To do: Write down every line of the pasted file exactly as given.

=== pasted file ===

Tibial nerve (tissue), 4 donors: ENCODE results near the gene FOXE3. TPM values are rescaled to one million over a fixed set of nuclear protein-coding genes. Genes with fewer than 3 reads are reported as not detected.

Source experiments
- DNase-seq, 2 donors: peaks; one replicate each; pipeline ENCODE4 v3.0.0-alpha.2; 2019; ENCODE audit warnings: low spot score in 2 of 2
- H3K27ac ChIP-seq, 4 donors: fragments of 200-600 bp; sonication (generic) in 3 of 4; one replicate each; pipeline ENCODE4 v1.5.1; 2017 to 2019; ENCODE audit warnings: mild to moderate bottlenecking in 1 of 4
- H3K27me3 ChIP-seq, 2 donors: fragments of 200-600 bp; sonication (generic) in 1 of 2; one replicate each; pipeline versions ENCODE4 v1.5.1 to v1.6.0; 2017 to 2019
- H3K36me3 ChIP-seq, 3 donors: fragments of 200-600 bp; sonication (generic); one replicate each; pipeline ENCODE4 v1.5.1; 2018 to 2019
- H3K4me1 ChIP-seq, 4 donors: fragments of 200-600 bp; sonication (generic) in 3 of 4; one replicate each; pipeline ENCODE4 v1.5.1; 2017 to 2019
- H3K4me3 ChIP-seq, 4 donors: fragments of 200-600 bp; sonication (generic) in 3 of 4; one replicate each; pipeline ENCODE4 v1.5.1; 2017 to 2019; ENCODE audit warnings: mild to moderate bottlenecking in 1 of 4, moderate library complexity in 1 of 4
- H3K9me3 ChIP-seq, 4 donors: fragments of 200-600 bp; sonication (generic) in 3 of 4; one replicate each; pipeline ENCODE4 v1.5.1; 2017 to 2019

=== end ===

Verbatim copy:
Tibial nerve (tissue), 4 donors: ENCODE results near the gene FOXE3. TPM values are rescaled to one million over a fixed set of nuclear protein-coding genes. Genes with fewer than 3 reads are reported as not detected.

Source experiments
- DNase-seq, 2 donors: peaks; one replicate each; pipeline ENCODE4 v3.0.0-alpha.2; 2019; ENCODE audit warnings: low spot score in 2 of 2
- H3K27ac ChIP-seq, 4 donors: fragments of 200-600 bp; sonication (generic) in 3 of 4; one replicate each; pipeline ENCODE4 v1.5.1; 2017 to 2019; ENCODE audit warnings: mild to moderate bottlenecking in 1 of 4
- H3K27me3 ChIP-seq, 2 donors: fragments of 200-600 bp; sonication (generic) in 1 of 2; one replicate each; pipeline versions ENCODE4 v1.5.1 to v1.6.0; 2017 to 2019
- H3K36me3 ChIP-seq, 3 donors: fragments of 200-600 bp; sonication (generic); one replicate each; pipeline ENCODE4 v1.5.1; 2018 to 2019
- H3K4me1 ChIP-seq, 4 donors: fragments of 200-600 bp; sonication (generic) in 3 of 4; one replicate each; pipeline ENCODE4 v1.5.1; 2017 to 2019
- H3K4me3 ChIP-seq, 4 donors: fragments of 200-600 bp; sonication (generic) in 3 of 4; one replicate each; pipeline ENCODE4 v1.5.1; 2017 to 2019; ENCODE audit warnings: mild to moderate bottlenecking in 1 of 4, moderate library complexity in 1 of 4
- H3K9me3 ChIP-seq, 4 donors: fragments of 200-600 bp; sonication (generic) in 3 of 4; one replicate each; pipeline ENCODE4 v1.5.1; 2017 to 2019